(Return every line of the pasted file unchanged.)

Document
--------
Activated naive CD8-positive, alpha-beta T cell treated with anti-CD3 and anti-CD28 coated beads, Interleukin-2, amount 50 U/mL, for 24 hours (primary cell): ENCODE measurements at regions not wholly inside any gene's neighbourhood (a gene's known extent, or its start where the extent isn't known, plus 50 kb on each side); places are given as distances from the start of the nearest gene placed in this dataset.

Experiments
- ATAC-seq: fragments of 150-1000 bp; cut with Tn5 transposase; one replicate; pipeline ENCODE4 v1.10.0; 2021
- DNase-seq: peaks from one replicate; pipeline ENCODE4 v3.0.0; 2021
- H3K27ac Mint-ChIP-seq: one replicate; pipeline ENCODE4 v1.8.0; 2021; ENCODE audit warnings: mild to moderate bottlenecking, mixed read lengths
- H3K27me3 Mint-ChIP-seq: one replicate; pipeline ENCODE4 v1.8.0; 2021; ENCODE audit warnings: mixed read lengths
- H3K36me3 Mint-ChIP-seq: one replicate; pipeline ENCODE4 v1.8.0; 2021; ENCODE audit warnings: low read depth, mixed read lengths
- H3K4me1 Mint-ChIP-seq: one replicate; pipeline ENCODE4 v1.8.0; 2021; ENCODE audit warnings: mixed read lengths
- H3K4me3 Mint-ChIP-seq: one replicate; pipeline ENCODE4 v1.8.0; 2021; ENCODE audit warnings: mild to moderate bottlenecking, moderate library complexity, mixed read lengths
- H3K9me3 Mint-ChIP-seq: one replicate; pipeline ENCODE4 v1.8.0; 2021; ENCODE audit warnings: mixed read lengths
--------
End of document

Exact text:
Activated naive CD8-positive, alpha-beta T cell treated with anti-CD3 and anti-CD28 coated beads, Interleukin-2, amount 50 U/mL, for 24 hours (primary cell): ENCODE measurements at regions not wholly inside any gene's neighbourhood (a gene's known extent, or its start where the extent isn't known, plus 50 kb on each side); places are given as distances from the start of the nearest gene placed in this dataset.

Experiments
- ATAC-seq: fragments of 150-1000 bp; cut with Tn5 transposase; one replicate; pipeline ENCODE4 v1.10.0; 2021
- DNase-seq: peaks from one replicate; pipeline ENCODE4 v3.0.0; 2021
- H3K27ac Mint-ChIP-seq: one replicate; pipeline ENCODE4 v1.8.0; 2021; ENCODE audit warnings: mild to moderate bottlenecking, mixed read lengths
- H3K27me3 Mint-ChIP-seq: one replicate; pipeline ENCODE4 v1.8.0; 2021; ENCODE audit warnings: mixed read lengths
- H3K36me3 Mint-ChIP-seq: one replicate; pipeline ENCODE4 v1.8.0; 2021; ENCODE audit warnings: low read depth, mixed read lengths
- H3K4me1 Mint-ChIP-seq: one replicate; pipeline ENCODE4 v1.8.0; 2021; ENCODE audit warnings: mixed read lengths
- H3K4me3 Mint-ChIP-seq: one replicate; pipeline ENCODE4 v1.8.0; 2021; ENCODE audit warnings: mild to moderate bottlenecking, moderate library complexity, mixed read lengths
- H3K9me3 Mint-ChIP-seq: one replicate; pipeline ENCODE4 v1.8.0; 2021; ENCODE audit warnings: mixed read lengths